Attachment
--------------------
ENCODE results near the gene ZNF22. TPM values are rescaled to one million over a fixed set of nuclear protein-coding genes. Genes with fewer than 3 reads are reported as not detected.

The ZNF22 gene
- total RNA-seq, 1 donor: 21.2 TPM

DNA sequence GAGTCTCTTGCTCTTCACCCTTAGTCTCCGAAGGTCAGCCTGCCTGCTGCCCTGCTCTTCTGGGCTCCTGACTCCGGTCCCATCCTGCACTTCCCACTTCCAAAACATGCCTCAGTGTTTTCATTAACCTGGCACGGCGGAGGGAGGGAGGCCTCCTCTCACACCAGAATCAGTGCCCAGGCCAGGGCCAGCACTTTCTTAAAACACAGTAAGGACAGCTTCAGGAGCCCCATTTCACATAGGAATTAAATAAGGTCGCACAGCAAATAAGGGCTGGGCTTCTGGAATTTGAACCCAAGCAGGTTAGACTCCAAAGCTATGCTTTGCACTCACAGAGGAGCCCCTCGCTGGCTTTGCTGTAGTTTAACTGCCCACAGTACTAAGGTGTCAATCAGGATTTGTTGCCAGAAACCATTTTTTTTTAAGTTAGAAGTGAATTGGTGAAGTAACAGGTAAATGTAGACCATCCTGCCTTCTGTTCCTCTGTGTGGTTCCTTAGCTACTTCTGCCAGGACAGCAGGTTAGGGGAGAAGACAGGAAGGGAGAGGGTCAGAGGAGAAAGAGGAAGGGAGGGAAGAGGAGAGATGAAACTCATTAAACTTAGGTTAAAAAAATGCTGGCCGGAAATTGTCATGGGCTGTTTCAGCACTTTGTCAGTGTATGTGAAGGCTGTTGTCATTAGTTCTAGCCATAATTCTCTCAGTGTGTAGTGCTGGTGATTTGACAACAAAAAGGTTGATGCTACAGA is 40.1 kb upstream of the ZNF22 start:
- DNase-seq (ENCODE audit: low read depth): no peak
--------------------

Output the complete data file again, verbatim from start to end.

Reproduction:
ENCODE results near the gene ZNF22. TPM values are rescaled to one million over a fixed set of nuclear protein-coding genes. Genes with fewer than 3 reads are reported as not detected.

The ZNF22 gene
- total RNA-seq, 1 donor: 21.2 TPM

DNA sequence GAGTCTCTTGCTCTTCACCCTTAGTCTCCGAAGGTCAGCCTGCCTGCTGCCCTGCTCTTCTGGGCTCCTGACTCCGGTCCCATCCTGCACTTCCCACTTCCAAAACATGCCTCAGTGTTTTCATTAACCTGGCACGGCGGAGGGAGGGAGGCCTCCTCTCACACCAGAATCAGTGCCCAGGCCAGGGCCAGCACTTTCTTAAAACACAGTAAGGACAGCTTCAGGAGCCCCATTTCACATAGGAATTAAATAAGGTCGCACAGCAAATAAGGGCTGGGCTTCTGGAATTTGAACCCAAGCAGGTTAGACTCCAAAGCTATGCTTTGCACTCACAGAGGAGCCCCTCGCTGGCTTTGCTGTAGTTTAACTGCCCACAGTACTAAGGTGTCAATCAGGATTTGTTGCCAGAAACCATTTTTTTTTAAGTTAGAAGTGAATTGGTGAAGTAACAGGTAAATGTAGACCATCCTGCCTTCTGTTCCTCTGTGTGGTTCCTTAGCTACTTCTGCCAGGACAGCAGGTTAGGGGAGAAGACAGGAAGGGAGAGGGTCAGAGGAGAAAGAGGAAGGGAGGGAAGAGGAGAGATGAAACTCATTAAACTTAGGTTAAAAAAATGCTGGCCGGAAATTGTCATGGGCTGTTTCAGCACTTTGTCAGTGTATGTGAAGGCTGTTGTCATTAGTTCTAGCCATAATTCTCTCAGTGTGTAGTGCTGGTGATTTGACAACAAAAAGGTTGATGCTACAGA is 40.1 kb upstream of the ZNF22 start:
- DNase-seq (ENCODE audit: low read depth): no peak